Which mining methods do you use in the two pits?
Both sites are opencast operations. We use a conventional truck and shovel method to mine the ore body with hydraulic and electric shovels. The mining fleet consists of six shovels that include three CAT 6060 face shovels and three CAT 7495 electric shovels. In total, we have 26 trucks of which 23 are the Komatsu 960 E, and three are the NTE 330, which is a Chinese-manufactured truck. There are 12 drill rigs in the pit, and here we also have a combination of diesel and electric rigs: there are three CAT MD6640 electric drill rigs and four CAT MD6290 diesel-driven drill rigs. In addition, we operate one CAT MD 6650 and four Atlas Copco Rock L8s. The Rock L8 is mostly for smaller-diameter holes for pre-strip drilling. Our hole diameter varies between 127mm for the smaller pre-split holes and 331mm for waste drilling. The ore drilling diameter is 251mm.
Extra axillary equipment (mostly Komatsu) include a total of six dozers (three Komatsu 475s and three Komatsu 375s), four wheel loaders, also Komatsu (WD600), plus three Komatsu 825 graders and four PC850s for clean-up work and digging trenches. We also have additional support equipment to move the electric cables and infrastructure.
The entire fleet is designed to move between 100 million and 120 million tonnes per year. Our production profile currently for this year is to move 100 million tonnes with a complement of just under 490 people. Given the size of the equipment and the distances covered, our fleet is installed with a Modular Fleet management system that manages, monitors and controls, and ensures efficiencies of our fleet.
Will the mine continue ramping up in the next two to three years?
We are currently targeting 10 million tonnes per year of ore in the short term, ramping up to 15 million tons of ore over the next three years. On average, the life of mine feed to the processing plant is 15 million tons per annum (currently it is 10 million per year). The feed grade ranges between 500 and 600 parts per million (ppm) over the life of mine.
Can you tell us more about the processing plant?
We have five main facilities: the primary crusher; the milling circuit; the leaching unit; the counter current decantation (CCD) and the ion and sulphate exchange; and then the final processing and recovery area.
The ore is dumped by the mining team into a gyratory crusher (4 000 tonnes per hour). The crushed material is then fed onto a course stockpile via an overland conveyor onto a covered coarse ore stockpile with a capacity of 190 000 tonnes. It is then reclaimed through reclaim feeders into a semi-autogenous grinding (SAG) mill before transferring into a ball mill. From the ball mill, the undersize reports to six screens, which then separates the material into the correct size distribution for the leaching stage. The undersize reports to the leaching circuit, while the oversize is fed back to the ball mill.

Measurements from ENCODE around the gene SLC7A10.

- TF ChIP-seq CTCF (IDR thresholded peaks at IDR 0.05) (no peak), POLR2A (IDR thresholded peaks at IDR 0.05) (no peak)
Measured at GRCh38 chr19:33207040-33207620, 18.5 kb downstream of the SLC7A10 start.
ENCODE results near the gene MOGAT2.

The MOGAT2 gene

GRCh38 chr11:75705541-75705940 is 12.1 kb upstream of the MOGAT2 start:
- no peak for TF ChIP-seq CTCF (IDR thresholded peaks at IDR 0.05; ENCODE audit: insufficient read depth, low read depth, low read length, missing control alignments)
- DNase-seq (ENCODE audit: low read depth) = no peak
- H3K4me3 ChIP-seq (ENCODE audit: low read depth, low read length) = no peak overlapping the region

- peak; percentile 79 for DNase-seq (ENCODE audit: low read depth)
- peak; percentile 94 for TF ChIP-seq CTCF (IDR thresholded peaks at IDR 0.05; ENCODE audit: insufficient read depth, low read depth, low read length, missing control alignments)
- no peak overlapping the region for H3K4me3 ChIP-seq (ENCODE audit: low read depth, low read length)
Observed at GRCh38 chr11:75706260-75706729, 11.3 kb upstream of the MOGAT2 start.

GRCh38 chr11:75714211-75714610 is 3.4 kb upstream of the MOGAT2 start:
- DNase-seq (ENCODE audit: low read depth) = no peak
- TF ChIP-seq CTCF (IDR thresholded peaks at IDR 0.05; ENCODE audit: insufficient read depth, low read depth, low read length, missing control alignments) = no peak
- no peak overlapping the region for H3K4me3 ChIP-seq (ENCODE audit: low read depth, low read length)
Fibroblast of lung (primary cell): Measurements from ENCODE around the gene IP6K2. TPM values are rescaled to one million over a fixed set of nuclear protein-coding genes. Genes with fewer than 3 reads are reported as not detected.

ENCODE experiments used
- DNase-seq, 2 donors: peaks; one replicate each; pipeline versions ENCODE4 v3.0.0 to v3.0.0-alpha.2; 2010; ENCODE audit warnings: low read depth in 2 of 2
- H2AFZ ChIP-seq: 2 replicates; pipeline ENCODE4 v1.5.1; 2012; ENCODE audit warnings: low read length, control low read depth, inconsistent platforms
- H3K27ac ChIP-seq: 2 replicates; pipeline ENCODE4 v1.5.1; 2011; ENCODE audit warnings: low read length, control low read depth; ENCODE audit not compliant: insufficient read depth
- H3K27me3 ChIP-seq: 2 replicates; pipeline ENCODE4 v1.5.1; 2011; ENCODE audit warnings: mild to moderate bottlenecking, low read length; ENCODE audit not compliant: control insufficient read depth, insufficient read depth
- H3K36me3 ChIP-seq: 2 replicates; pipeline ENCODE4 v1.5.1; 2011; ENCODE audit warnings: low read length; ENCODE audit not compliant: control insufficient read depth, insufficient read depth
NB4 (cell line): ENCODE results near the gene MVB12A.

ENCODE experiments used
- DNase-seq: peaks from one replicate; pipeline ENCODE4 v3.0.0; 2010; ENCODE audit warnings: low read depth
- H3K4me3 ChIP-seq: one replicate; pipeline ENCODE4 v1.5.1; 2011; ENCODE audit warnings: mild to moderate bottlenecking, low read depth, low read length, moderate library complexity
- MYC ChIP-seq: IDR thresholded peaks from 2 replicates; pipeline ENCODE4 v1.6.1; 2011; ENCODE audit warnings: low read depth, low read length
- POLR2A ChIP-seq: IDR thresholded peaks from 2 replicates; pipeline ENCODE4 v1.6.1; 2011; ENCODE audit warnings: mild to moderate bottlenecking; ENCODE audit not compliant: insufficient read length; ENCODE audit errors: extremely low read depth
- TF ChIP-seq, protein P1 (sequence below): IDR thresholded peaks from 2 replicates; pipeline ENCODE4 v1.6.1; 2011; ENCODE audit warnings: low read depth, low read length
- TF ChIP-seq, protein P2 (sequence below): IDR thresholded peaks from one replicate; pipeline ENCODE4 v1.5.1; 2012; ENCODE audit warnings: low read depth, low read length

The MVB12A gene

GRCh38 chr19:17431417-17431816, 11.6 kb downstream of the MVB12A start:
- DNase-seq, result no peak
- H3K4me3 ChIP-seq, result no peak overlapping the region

Up to that point, the aim is to reduce the size of the material that is small enough to liberate all the uranium, between 0.6mm and 0.8mm. In the leach area, there are 10 leach tanks in which the slurry is mechanically agitated with blades. In the tanks, we add acid and other chemicals to the slurry to dissolve the uranium.
The slurry is passed on to the CCD, which is the sequence in which the material is fed from the leaching tank versus settling; in other words, a solid liquid separating process. The solids which now contain very little uranium, settle at the bottom and are then pumped out to the tailings dam.
The solution is then passed on for clarification where impurities are eliminated. From there, it is fed to the ion exchange. The chemical reaction that takes place during this stage results in the uranium that is in the solution being attracted onto resin, and then, through a series of chemical reactions, that solution is concentrated. This solution is then passed on to the final product area where it is precipitated into uranium and then packaged as a final product through a fully automated packaging process.
Because of the high radiation, the packaging is done in a fully enclosed environment where the product is drummed and sealed in containers, which is taken directly, by road, to the Port of Walvis Bay.
Where does the mine get its water from?
Our water is provided by the government entity NamWater; however, they source most of the water from the desalination plant built by Orano (previously Areva). The plant was originally built to provide the Trekkopje uranium mine with enough water.
Do you not regard it as a risk to be relying on water that could one day be used by Trekkopje if the mine re-opens?
It is a risk. If Trekkopje decides to commence with its mining operations, we will have a water supply challenge. The quantity of water that we require, currently only they can supply; we don’t have enough capacity from local sources. So yes, it is a significant risk for us. We are, however, working at mitigating that risk. NamWater has the same problem.
There will be a serious problem if all the uranium mines in this area start operating at full capacity and all need water. Uranium mining is water intensive and to source enough water in a desert environment is problematic. We use about 0.6 cubic metres per tonne. This is all part of the risk that we need to evaluate and assess.
Should the mines and the authorities not start thinking about more desalination plants?
There are discussions about more desalination plants.
And the electricity supply?
We get our electricity through the national grid from NamPower and do not experience any problems, but we also generate our own electricity on site. The mine has its own acid manufacturing plant and we use the steam generated by the process to drive a turbine that produces about 15MW capacity. In addition, we have nine 10MW installed diesel generators. The diesel is only for emergencies, though.
What maintenance regime does the mine follow?
We do our own maintenance, with the support of the original equipment manufacturers like Barloworld (CAT), Komatsu, and Atlas Copco. Our in-house team looks after the processing plant, maintenance, and our mining maintenance. There are several workshops on the mine site, including a workshop for drill rigs and trucks as well as auxiliary equipment. There is also an electric workshop, a boiler workshop to attend to all the mining equipment, and then likewise, in the processing plant, we also have communition, slurry, and electrical workshops to support the plant.